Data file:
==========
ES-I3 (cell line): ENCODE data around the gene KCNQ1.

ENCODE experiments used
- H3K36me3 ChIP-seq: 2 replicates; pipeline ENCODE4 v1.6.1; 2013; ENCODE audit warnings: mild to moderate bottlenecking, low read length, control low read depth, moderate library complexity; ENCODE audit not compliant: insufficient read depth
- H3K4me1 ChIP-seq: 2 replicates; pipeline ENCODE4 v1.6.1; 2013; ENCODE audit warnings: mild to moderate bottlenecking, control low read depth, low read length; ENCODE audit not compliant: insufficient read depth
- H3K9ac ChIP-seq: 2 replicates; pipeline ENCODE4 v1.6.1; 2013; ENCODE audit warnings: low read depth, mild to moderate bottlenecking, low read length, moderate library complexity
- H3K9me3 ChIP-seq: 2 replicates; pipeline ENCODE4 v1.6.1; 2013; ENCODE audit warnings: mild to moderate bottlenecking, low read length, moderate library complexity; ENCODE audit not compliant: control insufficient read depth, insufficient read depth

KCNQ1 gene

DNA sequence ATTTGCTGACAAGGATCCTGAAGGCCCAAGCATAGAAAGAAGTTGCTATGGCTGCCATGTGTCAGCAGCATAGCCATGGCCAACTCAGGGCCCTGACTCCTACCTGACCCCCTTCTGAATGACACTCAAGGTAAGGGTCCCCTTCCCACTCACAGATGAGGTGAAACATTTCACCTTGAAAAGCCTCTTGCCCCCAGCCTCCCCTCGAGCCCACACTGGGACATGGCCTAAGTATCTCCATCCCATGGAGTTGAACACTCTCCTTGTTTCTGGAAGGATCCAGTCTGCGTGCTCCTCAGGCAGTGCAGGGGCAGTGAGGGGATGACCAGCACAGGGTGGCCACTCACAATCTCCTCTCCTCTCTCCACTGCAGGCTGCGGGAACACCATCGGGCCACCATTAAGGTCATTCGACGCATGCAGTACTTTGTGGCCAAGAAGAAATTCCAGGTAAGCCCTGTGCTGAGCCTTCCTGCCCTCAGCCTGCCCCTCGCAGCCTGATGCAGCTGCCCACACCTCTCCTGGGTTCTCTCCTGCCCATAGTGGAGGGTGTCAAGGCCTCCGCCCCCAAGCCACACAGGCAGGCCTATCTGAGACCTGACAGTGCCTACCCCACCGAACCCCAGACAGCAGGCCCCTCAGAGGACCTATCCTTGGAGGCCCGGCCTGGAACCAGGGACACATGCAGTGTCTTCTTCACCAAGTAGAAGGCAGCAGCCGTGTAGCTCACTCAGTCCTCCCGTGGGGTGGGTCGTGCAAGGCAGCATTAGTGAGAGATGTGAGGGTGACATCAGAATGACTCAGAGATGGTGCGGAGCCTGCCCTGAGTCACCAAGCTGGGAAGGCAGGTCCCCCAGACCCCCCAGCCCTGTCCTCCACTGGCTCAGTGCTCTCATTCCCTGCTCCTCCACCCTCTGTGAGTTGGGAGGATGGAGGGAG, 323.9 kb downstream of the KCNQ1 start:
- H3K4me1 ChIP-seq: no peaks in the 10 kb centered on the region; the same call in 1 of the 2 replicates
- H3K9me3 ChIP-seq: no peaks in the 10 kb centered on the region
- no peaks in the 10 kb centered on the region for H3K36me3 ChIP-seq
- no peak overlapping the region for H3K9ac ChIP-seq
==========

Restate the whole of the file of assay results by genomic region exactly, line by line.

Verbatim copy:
ES-I3 (cell line): ENCODE data around the gene KCNQ1.

ENCODE experiments used
- H3K36me3 ChIP-seq: 2 replicates; pipeline ENCODE4 v1.6.1; 2013; ENCODE audit warnings: mild to moderate bottlenecking, low read length, control low read depth, moderate library complexity; ENCODE audit not compliant: insufficient read depth
- H3K4me1 ChIP-seq: 2 replicates; pipeline ENCODE4 v1.6.1; 2013; ENCODE audit warnings: mild to moderate bottlenecking, control low read depth, low read length; ENCODE audit not compliant: insufficient read depth
- H3K9ac ChIP-seq: 2 replicates; pipeline ENCODE4 v1.6.1; 2013; ENCODE audit warnings: low read depth, mild to moderate bottlenecking, low read length, moderate library complexity
- H3K9me3 ChIP-seq: 2 replicates; pipeline ENCODE4 v1.6.1; 2013; ENCODE audit warnings: mild to moderate bottlenecking, low read length, moderate library complexity; ENCODE audit not compliant: control insufficient read depth, insufficient read depth

KCNQ1 gene

DNA sequence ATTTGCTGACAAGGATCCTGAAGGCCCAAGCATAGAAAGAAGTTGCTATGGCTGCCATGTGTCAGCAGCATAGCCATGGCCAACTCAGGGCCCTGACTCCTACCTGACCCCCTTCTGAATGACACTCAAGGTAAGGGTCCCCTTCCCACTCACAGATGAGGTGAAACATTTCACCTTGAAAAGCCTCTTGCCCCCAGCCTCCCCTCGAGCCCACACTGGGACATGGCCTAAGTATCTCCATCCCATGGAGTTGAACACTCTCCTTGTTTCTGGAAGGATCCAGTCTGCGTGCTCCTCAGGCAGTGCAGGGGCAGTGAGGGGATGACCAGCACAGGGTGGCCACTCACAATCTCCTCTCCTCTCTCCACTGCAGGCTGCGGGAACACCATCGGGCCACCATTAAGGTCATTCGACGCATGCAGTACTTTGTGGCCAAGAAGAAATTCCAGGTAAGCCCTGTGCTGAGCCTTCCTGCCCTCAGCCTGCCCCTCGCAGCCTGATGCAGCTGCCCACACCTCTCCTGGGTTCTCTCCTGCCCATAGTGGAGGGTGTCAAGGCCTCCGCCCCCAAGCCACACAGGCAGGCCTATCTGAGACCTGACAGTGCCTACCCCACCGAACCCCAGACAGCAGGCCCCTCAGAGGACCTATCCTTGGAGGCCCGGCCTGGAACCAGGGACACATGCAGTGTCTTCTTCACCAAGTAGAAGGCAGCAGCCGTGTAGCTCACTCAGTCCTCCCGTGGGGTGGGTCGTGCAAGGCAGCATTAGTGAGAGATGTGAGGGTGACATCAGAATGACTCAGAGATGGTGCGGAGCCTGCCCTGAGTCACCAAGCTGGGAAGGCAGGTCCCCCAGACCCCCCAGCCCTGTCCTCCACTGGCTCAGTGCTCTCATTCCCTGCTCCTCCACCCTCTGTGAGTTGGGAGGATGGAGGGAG, 323.9 kb downstream of the KCNQ1 start:
- H3K4me1 ChIP-seq: no peaks in the 10 kb centered on the region; the same call in 1 of the 2 replicates
- H3K9me3 ChIP-seq: no peaks in the 10 kb centered on the region
- no peaks in the 10 kb centered on the region for H3K36me3 ChIP-seq
- no peak overlapping the region for H3K9ac ChIP-seq